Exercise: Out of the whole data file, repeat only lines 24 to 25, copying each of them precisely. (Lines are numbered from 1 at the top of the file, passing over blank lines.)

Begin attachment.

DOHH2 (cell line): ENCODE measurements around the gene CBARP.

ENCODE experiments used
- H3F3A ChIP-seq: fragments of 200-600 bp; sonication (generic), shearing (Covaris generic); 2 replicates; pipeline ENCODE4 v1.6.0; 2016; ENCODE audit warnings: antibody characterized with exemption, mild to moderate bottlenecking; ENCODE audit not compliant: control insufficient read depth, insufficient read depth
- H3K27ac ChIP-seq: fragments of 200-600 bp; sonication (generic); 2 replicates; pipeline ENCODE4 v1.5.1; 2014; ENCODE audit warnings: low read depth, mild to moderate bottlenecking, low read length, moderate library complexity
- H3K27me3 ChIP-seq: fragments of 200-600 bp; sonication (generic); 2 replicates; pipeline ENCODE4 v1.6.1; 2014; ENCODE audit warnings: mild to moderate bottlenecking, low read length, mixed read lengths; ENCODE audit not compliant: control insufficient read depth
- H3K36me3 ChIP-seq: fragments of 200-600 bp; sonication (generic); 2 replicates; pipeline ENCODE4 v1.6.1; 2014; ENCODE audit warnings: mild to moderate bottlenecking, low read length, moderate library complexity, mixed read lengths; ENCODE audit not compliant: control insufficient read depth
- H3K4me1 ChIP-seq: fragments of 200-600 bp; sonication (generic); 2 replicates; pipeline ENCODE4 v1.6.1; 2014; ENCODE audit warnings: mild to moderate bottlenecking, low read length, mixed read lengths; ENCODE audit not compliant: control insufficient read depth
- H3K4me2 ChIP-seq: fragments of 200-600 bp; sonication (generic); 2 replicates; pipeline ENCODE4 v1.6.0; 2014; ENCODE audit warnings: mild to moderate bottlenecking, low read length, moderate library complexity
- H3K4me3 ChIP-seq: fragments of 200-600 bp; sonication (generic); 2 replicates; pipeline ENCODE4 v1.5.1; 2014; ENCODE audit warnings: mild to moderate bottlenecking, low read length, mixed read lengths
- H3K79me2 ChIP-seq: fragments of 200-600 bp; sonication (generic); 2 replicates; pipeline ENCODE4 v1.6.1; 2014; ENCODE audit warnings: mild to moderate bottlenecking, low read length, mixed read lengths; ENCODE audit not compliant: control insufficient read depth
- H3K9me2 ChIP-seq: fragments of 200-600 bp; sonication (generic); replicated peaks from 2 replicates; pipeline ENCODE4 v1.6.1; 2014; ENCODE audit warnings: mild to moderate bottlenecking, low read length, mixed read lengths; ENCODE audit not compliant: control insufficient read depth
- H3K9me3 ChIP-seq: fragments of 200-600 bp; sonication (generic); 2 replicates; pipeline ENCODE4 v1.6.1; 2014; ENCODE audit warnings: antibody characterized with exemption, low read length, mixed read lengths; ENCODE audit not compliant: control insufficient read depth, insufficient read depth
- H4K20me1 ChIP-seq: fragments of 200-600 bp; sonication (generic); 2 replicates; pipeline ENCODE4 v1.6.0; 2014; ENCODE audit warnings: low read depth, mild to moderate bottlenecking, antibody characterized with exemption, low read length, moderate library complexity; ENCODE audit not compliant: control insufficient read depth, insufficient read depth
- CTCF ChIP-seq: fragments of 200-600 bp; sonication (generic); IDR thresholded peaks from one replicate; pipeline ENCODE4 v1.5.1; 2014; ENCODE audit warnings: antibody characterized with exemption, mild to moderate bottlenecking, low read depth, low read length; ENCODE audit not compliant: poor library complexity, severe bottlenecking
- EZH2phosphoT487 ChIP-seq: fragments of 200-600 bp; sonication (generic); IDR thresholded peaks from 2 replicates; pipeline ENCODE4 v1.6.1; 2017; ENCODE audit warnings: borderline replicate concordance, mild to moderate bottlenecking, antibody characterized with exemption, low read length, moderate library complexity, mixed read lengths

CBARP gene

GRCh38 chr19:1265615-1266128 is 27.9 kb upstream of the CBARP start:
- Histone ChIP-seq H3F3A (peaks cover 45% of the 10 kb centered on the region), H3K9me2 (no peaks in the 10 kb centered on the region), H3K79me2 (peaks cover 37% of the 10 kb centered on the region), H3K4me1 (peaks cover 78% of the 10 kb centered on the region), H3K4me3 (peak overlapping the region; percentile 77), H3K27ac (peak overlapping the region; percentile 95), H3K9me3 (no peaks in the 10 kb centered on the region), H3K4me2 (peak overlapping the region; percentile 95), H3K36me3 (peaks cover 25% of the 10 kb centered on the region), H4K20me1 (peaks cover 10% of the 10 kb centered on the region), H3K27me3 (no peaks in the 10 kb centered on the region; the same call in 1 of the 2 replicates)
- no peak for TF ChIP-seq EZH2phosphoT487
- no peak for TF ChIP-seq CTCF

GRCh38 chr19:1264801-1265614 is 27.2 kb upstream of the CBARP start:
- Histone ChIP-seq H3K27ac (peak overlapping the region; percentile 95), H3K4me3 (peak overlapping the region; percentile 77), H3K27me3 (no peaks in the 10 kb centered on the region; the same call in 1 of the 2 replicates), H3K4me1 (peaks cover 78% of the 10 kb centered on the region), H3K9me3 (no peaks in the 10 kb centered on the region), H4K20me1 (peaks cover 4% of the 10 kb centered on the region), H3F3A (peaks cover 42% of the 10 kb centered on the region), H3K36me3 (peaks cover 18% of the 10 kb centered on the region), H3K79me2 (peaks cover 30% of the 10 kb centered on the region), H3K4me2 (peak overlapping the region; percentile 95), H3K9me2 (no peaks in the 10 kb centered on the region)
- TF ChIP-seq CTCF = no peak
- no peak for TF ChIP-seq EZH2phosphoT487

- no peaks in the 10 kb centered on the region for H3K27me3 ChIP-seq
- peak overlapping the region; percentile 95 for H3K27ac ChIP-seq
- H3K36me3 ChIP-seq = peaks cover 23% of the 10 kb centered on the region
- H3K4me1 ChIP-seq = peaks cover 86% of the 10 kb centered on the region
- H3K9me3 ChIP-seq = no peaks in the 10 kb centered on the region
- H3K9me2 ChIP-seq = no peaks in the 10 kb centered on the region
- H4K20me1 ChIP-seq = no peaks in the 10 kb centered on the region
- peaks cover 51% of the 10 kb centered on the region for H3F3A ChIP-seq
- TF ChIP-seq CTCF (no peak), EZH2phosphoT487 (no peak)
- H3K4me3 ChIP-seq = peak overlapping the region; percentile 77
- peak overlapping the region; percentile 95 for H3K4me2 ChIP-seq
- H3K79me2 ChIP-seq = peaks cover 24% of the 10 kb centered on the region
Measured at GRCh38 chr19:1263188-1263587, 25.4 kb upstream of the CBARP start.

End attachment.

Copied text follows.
- no peak for TF ChIP-seq EZH2phosphoT487

- no peaks in the 10 kb centered on the region for H3K27me3 ChIP-seq